Protecting floors and furniture in schools might sound like you are asking for too much. That’s like asking for every student to clean up after themselves at lunch: it just can’t happen. While you can’t protect your floors or furniture all the time, there, fortunately, are ways to reduce the damage caused to them drastically. That’s where furniture glides come in. Read this guide to furniture glides and choosing the right ones to see how you can protect your school furniture in a cost-efficient, time-efficient process. The many furniture glides and flooring options might surprise you, but this guide will teach you how furniture glides protect any school or business conveniently.
What Are Furniture Glides?
To discover the furniture glides that best fit your school, it’s important to understand what furniture glides are and the purpose they serve. Furniture glides are pieces of a furniture base fitted to the legs to protect the floor and the furniture. These glides also help to reduce sliding noise, slippage, and furniture misuse by students.
What Furniture Glides Do
School furniture sees constant wear and tear, given the high amount of foot traffic. As previously mentioned, furniture glides protect the floors and furniture from scratches, dents, and markings. More so, they help configure the bodyweight of whoever’s on it with the weight of the furniture. For instance, a chair’s durability and bodyweight support depend on its glides. The right furniture glides balance out the weight of the chair with the person’s weight so that the chair doesn’t break or leave a scratch on the floor.
Of course, much of a furniture glide’s reliability pertains to the type of flooring used in the school. There are three things to consider when choosing the right furniture glides for schools: the kind of flooring, quality of floor design, and protective care. Some additional aspects to think about are the weight of the furniture and scale, no matter which type of flooring the school uses. For instance, stacking chairs adds weight and pressure on that area, so the right furniture glides must withstand that excess weight buildup.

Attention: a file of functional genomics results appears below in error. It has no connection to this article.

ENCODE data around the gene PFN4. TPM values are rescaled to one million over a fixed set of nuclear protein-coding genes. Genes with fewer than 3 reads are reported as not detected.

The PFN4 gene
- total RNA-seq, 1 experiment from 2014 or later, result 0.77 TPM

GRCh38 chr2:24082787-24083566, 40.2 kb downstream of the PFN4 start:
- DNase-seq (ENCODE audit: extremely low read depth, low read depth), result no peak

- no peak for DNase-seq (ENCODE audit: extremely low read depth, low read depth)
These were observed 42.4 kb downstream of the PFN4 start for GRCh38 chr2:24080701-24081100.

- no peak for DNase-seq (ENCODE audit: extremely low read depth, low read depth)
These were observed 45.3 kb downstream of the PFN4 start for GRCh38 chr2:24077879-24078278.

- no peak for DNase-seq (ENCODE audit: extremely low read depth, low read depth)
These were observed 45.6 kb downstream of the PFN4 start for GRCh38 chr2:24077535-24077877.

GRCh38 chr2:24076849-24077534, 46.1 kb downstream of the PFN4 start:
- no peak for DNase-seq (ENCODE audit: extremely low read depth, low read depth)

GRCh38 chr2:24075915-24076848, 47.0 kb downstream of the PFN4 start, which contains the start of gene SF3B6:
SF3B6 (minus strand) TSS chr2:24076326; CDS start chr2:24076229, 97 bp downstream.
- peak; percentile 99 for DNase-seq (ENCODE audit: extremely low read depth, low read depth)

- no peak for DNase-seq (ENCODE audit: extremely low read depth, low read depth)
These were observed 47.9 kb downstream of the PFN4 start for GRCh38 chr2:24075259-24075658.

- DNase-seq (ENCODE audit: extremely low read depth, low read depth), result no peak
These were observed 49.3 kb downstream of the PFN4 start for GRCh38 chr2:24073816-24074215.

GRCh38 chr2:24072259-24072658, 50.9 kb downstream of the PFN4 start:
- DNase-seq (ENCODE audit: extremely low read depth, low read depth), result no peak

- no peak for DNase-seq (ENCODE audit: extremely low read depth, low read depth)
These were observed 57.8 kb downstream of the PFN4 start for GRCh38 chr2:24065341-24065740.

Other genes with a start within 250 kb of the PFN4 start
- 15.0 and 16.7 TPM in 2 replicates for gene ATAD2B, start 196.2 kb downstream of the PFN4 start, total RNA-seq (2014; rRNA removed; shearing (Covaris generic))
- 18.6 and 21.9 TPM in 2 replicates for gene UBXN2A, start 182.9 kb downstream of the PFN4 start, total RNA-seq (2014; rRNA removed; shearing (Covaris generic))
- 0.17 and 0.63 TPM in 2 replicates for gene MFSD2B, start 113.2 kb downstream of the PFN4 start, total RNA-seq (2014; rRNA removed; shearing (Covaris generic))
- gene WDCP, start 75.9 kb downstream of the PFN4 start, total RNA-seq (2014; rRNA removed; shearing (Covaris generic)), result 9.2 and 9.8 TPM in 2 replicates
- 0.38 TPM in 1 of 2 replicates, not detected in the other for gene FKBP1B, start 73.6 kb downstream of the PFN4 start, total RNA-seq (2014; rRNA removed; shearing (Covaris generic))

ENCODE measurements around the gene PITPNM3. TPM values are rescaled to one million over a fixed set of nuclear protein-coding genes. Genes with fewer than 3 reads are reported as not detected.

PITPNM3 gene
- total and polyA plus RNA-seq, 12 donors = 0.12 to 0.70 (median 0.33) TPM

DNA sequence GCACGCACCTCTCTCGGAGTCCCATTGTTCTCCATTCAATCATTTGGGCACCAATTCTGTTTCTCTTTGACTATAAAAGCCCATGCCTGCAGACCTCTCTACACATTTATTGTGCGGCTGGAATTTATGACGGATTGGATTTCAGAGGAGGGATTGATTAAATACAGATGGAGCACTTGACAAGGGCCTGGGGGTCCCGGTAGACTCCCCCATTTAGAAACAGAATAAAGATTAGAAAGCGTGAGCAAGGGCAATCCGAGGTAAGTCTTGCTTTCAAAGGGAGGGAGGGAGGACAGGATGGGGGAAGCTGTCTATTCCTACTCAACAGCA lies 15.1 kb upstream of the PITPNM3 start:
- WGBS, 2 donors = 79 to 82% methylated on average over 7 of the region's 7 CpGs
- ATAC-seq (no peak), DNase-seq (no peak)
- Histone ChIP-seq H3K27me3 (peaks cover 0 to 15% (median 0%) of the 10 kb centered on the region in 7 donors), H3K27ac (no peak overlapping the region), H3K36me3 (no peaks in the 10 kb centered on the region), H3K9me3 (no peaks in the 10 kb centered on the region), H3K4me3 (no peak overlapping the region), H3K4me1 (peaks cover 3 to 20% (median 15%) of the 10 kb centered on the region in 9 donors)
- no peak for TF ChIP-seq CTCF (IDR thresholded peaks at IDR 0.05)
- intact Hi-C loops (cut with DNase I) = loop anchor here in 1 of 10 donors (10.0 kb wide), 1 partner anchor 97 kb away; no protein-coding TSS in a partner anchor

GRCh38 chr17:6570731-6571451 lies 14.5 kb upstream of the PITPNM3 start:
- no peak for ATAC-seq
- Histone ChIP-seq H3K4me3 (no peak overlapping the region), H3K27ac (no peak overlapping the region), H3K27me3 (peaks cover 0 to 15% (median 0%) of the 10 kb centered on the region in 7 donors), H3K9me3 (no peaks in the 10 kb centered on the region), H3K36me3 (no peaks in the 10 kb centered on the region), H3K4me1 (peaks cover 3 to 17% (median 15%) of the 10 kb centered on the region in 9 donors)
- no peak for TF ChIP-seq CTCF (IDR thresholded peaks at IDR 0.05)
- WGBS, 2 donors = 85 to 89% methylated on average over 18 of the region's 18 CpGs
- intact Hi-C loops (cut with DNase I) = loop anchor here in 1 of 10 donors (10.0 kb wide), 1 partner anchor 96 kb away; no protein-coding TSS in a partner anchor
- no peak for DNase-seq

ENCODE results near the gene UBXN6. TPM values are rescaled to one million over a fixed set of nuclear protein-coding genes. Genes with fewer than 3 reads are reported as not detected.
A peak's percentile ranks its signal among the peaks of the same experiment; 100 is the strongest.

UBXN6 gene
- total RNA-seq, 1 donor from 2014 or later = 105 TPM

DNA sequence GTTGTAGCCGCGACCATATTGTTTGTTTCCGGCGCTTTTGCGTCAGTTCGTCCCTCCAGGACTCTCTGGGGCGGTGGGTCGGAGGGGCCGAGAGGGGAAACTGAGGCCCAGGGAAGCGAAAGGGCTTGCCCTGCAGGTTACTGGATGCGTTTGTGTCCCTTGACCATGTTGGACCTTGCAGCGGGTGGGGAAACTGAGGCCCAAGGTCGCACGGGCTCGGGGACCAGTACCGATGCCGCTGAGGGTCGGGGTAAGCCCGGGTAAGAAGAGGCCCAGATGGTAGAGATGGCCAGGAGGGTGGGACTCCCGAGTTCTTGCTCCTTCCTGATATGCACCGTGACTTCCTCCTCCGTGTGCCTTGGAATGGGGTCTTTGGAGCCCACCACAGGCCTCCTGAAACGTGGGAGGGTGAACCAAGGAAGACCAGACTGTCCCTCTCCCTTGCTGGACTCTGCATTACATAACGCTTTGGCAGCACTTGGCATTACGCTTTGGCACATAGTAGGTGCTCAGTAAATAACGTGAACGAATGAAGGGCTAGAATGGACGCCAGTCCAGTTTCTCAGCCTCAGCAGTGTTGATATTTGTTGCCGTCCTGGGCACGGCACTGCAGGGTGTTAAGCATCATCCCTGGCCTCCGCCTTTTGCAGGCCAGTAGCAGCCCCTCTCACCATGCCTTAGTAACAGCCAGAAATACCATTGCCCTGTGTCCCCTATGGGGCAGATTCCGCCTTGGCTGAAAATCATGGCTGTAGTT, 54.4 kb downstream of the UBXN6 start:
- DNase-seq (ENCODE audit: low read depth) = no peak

That’s not to say that schools should stop all flooring care and protection. In fact, these are essential to maintaining a school’s functionality. All floors you will place furniture glides on must have no bumps, cracks, dirt, or debris. By keeping the floors clean, you can increase the lifespan of your furniture and furniture glides. With that, some types of flooring to keep in mind include laminate, parquet, elastic flooring, linoleum, natural stone, ceramic tile, carpet, vinyl, and exposed concrete. The base of the furniture glide protects against damage to these types of floors.
Size and Shape
Naturally, furniture glides have different sizes and shapes that depend on the legs of your school furniture. Consider buying gliders that are one size larger than the legs, as this allows for easier mobility and even weight distribution. Remember to consider the shape too. Whether rectangular or circular, match the glides with the furniture legs for the best protection.